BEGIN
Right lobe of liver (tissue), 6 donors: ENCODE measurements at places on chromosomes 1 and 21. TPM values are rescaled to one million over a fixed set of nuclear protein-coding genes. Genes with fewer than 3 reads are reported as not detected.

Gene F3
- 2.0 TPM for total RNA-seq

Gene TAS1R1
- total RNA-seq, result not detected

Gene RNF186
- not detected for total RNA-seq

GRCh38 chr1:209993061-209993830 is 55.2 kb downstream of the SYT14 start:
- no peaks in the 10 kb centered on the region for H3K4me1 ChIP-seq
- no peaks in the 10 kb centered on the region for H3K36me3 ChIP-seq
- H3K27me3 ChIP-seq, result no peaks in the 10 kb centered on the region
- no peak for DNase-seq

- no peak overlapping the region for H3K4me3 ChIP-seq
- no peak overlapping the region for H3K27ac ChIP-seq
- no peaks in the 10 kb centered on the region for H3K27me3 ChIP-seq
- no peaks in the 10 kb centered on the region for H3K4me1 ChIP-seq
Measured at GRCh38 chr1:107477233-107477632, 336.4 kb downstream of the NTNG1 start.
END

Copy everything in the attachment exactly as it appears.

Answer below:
Right lobe of liver (tissue), 6 donors: ENCODE measurements at places on chromosomes 1 and 21. TPM values are rescaled to one million over a fixed set of nuclear protein-coding genes. Genes with fewer than 3 reads are reported as not detected.

Gene F3
- 2.0 TPM for total RNA-seq

Gene TAS1R1
- total RNA-seq, result not detected

Gene RNF186
- not detected for total RNA-seq

GRCh38 chr1:209993061-209993830 is 55.2 kb downstream of the SYT14 start:
- no peaks in the 10 kb centered on the region for H3K4me1 ChIP-seq
- no peaks in the 10 kb centered on the region for H3K36me3 ChIP-seq
- H3K27me3 ChIP-seq, result no peaks in the 10 kb centered on the region
- no peak for DNase-seq

- no peak overlapping the region for H3K4me3 ChIP-seq
- no peak overlapping the region for H3K27ac ChIP-seq
- no peaks in the 10 kb centered on the region for H3K27me3 ChIP-seq
- no peaks in the 10 kb centered on the region for H3K4me1 ChIP-seq
Measured at GRCh38 chr1:107477233-107477632, 336.4 kb downstream of the NTNG1 start.